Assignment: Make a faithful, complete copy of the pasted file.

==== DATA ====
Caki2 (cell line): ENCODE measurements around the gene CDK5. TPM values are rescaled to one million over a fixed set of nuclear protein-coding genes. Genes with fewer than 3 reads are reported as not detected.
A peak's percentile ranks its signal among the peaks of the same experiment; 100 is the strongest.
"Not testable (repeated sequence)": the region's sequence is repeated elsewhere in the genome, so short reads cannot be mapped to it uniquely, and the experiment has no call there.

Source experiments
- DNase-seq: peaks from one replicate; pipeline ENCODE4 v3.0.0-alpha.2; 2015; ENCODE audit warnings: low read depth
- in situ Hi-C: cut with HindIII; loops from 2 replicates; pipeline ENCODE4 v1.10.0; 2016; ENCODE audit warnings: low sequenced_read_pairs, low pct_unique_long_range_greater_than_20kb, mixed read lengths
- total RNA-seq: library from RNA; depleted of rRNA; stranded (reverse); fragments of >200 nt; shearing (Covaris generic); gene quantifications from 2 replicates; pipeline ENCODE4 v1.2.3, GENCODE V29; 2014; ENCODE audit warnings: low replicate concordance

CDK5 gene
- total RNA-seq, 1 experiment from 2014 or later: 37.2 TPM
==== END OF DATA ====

Caki2 (cell line): ENCODE measurements around the gene CDK5. TPM values are rescaled to one million over a fixed set of nuclear protein-coding genes. Genes with fewer than 3 reads are reported as not detected.
A peak's percentile ranks its signal among the peaks of the same experiment; 100 is the strongest.
"Not testable (repeated sequence)": the region's sequence is repeated elsewhere in the genome, so short reads cannot be mapped to it uniquely, and the experiment has no call there.

Source experiments
- DNase-seq: peaks from one replicate; pipeline ENCODE4 v3.0.0-alpha.2; 2015; ENCODE audit warnings: low read depth
- in situ Hi-C: cut with HindIII; loops from 2 replicates; pipeline ENCODE4 v1.10.0; 2016; ENCODE audit warnings: low sequenced_read_pairs, low pct_unique_long_range_greater_than_20kb, mixed read lengths
- total RNA-seq: library from RNA; depleted of rRNA; stranded (reverse); fragments of >200 nt; shearing (Covaris generic); gene quantifications from 2 replicates; pipeline ENCODE4 v1.2.3, GENCODE V29; 2014; ENCODE audit warnings: low replicate concordance

CDK5 gene
- total RNA-seq, 1 experiment from 2014 or later: 37.2 TPM